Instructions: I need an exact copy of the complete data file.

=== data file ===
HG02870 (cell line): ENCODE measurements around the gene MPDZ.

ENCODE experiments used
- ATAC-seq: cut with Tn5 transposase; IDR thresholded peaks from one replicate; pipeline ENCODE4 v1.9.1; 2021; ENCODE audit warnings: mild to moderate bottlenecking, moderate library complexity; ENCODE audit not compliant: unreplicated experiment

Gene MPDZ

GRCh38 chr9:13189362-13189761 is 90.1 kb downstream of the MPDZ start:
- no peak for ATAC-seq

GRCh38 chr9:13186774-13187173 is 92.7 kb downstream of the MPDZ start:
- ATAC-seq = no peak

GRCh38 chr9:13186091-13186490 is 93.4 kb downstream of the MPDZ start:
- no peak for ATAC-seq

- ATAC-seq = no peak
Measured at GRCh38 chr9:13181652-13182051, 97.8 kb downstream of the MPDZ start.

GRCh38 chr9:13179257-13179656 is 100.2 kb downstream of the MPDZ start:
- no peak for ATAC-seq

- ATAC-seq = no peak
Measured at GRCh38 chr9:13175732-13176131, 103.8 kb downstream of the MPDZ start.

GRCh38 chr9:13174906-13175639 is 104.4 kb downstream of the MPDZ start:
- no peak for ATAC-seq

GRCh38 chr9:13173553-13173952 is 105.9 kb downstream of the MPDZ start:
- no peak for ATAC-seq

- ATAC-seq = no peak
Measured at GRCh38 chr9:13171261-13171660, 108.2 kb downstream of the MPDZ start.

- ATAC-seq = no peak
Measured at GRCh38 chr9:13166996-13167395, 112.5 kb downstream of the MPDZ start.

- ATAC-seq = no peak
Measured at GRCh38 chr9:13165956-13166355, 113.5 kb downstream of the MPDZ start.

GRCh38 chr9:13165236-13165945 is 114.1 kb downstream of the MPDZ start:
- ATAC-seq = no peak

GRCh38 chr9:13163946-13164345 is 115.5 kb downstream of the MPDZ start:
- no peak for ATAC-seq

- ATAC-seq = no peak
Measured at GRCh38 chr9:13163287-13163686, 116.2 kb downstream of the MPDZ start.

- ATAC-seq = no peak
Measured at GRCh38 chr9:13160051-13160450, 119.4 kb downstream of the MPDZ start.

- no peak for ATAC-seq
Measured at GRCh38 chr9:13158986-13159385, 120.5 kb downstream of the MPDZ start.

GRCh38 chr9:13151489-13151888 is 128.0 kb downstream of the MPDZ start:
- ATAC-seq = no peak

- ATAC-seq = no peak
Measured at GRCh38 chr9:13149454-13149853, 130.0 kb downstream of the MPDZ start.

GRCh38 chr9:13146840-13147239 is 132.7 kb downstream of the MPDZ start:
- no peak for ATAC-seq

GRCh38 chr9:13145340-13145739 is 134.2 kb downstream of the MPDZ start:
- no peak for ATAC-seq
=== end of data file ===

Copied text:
HG02870 (cell line): ENCODE measurements around the gene MPDZ.

ENCODE experiments used
- ATAC-seq: cut with Tn5 transposase; IDR thresholded peaks from one replicate; pipeline ENCODE4 v1.9.1; 2021; ENCODE audit warnings: mild to moderate bottlenecking, moderate library complexity; ENCODE audit not compliant: unreplicated experiment

Gene MPDZ

GRCh38 chr9:13189362-13189761 is 90.1 kb downstream of the MPDZ start:
- no peak for ATAC-seq

GRCh38 chr9:13186774-13187173 is 92.7 kb downstream of the MPDZ start:
- ATAC-seq = no peak

GRCh38 chr9:13186091-13186490 is 93.4 kb downstream of the MPDZ start:
- no peak for ATAC-seq

- ATAC-seq = no peak
Measured at GRCh38 chr9:13181652-13182051, 97.8 kb downstream of the MPDZ start.

GRCh38 chr9:13179257-13179656 is 100.2 kb downstream of the MPDZ start:
- no peak for ATAC-seq

- ATAC-seq = no peak
Measured at GRCh38 chr9:13175732-13176131, 103.8 kb downstream of the MPDZ start.

GRCh38 chr9:13174906-13175639 is 104.4 kb downstream of the MPDZ start:
- no peak for ATAC-seq

GRCh38 chr9:13173553-13173952 is 105.9 kb downstream of the MPDZ start:
- no peak for ATAC-seq

- ATAC-seq = no peak
Measured at GRCh38 chr9:13171261-13171660, 108.2 kb downstream of the MPDZ start.

- ATAC-seq = no peak
Measured at GRCh38 chr9:13166996-13167395, 112.5 kb downstream of the MPDZ start.

- ATAC-seq = no peak
Measured at GRCh38 chr9:13165956-13166355, 113.5 kb downstream of the MPDZ start.

GRCh38 chr9:13165236-13165945 is 114.1 kb downstream of the MPDZ start:
- ATAC-seq = no peak

GRCh38 chr9:13163946-13164345 is 115.5 kb downstream of the MPDZ start:
- no peak for ATAC-seq

- ATAC-seq = no peak
Measured at GRCh38 chr9:13163287-13163686, 116.2 kb downstream of the MPDZ start.

- ATAC-seq = no peak
Measured at GRCh38 chr9:13160051-13160450, 119.4 kb downstream of the MPDZ start.

- no peak for ATAC-seq
Measured at GRCh38 chr9:13158986-13159385, 120.5 kb downstream of the MPDZ start.

GRCh38 chr9:13151489-13151888 is 128.0 kb downstream of the MPDZ start:
- ATAC-seq = no peak

- ATAC-seq = no peak
Measured at GRCh38 chr9:13149454-13149853, 130.0 kb downstream of the MPDZ start.

GRCh38 chr9:13146840-13147239 is 132.7 kb downstream of the MPDZ start:
- no peak for ATAC-seq

GRCh38 chr9:13145340-13145739 is 134.2 kb downstream of the MPDZ start:
- no peak for ATAC-seq